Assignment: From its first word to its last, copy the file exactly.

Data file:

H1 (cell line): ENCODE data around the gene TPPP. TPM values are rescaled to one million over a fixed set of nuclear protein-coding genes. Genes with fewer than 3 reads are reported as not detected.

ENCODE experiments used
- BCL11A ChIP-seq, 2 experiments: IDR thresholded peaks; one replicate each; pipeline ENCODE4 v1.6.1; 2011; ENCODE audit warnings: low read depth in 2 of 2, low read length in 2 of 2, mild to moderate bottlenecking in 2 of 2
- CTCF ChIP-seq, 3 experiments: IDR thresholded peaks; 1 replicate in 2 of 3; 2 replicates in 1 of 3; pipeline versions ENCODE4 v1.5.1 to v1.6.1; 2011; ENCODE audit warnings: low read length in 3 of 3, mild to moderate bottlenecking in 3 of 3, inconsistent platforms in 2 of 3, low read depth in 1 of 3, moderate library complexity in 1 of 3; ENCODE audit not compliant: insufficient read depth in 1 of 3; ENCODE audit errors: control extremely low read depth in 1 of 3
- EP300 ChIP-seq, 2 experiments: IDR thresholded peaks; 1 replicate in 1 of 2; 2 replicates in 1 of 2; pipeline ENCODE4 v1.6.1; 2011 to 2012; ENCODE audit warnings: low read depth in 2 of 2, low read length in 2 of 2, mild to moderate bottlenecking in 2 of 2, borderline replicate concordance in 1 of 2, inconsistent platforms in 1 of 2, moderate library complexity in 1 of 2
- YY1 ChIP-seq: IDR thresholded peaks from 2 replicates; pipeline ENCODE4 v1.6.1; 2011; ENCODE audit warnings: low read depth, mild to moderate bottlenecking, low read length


H1 (cell line): ENCODE data around the gene TPPP. TPM values are rescaled to one million over a fixed set of nuclear protein-coding genes. Genes with fewer than 3 reads are reported as not detected.

ENCODE experiments used
- BCL11A ChIP-seq, 2 experiments: IDR thresholded peaks; one replicate each; pipeline ENCODE4 v1.6.1; 2011; ENCODE audit warnings: low read depth in 2 of 2, low read length in 2 of 2, mild to moderate bottlenecking in 2 of 2
- CTCF ChIP-seq, 3 experiments: IDR thresholded peaks; 1 replicate in 2 of 3; 2 replicates in 1 of 3; pipeline versions ENCODE4 v1.5.1 to v1.6.1; 2011; ENCODE audit warnings: low read length in 3 of 3, mild to moderate bottlenecking in 3 of 3, inconsistent platforms in 2 of 3, low read depth in 1 of 3, moderate library complexity in 1 of 3; ENCODE audit not compliant: insufficient read depth in 1 of 3; ENCODE audit errors: control extremely low read depth in 1 of 3
- EP300 ChIP-seq, 2 experiments: IDR thresholded peaks; 1 replicate in 1 of 2; 2 replicates in 1 of 2; pipeline ENCODE4 v1.6.1; 2011 to 2012; ENCODE audit warnings: low read depth in 2 of 2, low read length in 2 of 2, mild to moderate bottlenecking in 2 of 2, borderline replicate concordance in 1 of 2, inconsistent platforms in 1 of 2, moderate library complexity in 1 of 2
- YY1 ChIP-seq: IDR thresholded peaks from 2 replicates; pipeline ENCODE4 v1.6.1; 2011; ENCODE audit warnings: low read depth, mild to moderate bottlenecking, low read length